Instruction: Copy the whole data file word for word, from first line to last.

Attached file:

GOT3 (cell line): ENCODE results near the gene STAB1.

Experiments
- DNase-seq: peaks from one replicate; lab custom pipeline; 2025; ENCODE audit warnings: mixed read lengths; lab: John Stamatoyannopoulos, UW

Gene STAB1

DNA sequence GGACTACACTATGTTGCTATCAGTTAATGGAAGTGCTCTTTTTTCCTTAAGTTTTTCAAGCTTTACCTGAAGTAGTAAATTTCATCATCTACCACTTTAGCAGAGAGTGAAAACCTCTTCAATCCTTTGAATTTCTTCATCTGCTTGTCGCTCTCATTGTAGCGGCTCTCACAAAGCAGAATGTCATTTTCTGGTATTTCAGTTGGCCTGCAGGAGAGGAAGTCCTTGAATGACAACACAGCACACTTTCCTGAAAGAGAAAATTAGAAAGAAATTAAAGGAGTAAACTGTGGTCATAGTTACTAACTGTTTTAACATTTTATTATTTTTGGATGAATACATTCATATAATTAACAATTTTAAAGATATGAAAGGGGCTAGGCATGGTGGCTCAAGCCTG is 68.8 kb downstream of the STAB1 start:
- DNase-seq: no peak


GOT3 (cell line): ENCODE results near the gene STAB1.

Experiments
- DNase-seq: peaks from one replicate; lab custom pipeline; 2025; ENCODE audit warnings: mixed read lengths; lab: John Stamatoyannopoulos, UW

Gene STAB1

DNA sequence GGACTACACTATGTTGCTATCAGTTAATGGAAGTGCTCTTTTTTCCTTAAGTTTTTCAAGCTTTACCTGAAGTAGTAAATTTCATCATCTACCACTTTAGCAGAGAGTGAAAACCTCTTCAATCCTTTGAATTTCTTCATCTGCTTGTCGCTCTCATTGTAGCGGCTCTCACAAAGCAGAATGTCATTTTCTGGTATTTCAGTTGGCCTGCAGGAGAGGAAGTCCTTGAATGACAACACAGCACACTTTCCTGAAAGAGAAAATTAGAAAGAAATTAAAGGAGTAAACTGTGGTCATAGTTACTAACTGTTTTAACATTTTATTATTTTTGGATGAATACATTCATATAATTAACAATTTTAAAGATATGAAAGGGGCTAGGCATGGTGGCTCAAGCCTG is 68.8 kb downstream of the STAB1 start:
- DNase-seq: no peak